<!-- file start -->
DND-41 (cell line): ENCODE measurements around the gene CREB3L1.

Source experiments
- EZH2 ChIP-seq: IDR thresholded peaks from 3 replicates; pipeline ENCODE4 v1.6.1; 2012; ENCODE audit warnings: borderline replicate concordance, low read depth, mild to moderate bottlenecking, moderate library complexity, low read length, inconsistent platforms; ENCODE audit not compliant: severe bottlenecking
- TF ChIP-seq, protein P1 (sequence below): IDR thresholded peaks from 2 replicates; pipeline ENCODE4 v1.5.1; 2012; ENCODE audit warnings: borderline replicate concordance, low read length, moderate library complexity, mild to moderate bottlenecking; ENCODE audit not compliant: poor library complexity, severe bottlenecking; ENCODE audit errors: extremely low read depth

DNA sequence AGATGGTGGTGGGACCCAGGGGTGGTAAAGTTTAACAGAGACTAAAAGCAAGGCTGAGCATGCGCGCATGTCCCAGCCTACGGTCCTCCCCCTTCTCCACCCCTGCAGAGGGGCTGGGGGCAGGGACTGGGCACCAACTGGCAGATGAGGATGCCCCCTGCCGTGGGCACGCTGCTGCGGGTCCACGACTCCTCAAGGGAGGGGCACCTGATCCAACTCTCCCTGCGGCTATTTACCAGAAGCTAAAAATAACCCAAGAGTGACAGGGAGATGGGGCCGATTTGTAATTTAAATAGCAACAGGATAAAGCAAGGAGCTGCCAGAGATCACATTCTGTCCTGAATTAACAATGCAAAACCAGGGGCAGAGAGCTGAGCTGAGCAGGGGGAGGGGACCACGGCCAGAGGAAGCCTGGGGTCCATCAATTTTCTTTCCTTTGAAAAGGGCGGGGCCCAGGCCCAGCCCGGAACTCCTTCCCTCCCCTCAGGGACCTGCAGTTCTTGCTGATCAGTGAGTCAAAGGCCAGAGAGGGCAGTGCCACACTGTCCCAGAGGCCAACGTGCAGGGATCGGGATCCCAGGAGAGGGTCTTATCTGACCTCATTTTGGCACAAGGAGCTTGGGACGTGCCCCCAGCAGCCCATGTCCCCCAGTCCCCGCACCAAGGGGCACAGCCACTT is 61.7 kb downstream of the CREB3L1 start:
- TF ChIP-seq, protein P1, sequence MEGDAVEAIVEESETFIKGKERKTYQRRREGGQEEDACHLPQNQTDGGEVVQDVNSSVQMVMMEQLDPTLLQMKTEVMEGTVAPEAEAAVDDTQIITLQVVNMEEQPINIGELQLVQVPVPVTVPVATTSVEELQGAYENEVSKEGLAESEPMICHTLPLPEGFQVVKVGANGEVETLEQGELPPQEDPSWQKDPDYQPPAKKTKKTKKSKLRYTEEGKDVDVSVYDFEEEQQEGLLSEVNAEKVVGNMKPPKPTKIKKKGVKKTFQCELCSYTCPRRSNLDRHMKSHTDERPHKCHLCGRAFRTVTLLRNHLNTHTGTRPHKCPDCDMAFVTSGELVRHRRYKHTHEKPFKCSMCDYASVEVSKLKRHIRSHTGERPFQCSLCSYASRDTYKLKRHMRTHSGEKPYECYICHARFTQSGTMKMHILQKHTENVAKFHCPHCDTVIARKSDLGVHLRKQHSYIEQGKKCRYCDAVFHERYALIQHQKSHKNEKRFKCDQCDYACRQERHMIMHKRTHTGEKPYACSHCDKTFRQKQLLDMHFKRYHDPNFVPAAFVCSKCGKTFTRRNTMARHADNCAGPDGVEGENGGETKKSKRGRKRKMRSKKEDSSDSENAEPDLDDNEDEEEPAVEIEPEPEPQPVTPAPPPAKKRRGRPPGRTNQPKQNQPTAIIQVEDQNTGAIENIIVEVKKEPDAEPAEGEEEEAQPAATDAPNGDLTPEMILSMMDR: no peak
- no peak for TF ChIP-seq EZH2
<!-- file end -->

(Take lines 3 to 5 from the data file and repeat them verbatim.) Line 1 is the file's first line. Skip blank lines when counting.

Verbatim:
- EZH2 ChIP-seq: IDR thresholded peaks from 3 replicates; pipeline ENCODE4 v1.6.1; 2012; ENCODE audit warnings: borderline replicate concordance, low read depth, mild to moderate bottlenecking, moderate library complexity, low read length, inconsistent platforms; ENCODE audit not compliant: severe bottlenecking
- TF ChIP-seq, protein P1 (sequence below): IDR thresholded peaks from 2 replicates; pipeline ENCODE4 v1.5.1; 2012; ENCODE audit warnings: borderline replicate concordance, low read length, moderate library complexity, mild to moderate bottlenecking; ENCODE audit not compliant: poor library complexity, severe bottlenecking; ENCODE audit errors: extremely low read depth

DNA sequence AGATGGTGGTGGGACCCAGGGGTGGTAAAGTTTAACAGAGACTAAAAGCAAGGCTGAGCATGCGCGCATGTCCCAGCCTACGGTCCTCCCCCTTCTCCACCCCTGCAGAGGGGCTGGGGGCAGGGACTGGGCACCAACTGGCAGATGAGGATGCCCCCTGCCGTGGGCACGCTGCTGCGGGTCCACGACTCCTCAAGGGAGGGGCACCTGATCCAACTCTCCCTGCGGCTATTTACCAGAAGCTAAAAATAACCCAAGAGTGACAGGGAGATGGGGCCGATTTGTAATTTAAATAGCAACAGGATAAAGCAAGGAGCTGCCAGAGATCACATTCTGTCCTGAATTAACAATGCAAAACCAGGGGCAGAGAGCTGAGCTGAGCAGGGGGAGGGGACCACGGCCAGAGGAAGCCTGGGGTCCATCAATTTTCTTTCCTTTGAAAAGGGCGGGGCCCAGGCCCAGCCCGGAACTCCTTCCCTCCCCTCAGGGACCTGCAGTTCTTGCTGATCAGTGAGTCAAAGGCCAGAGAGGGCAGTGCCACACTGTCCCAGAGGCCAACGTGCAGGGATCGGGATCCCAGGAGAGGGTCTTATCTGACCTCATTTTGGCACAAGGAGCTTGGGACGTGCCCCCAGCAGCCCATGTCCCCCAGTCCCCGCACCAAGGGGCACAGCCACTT is 61.7 kb downstream of the CREB3L1 start: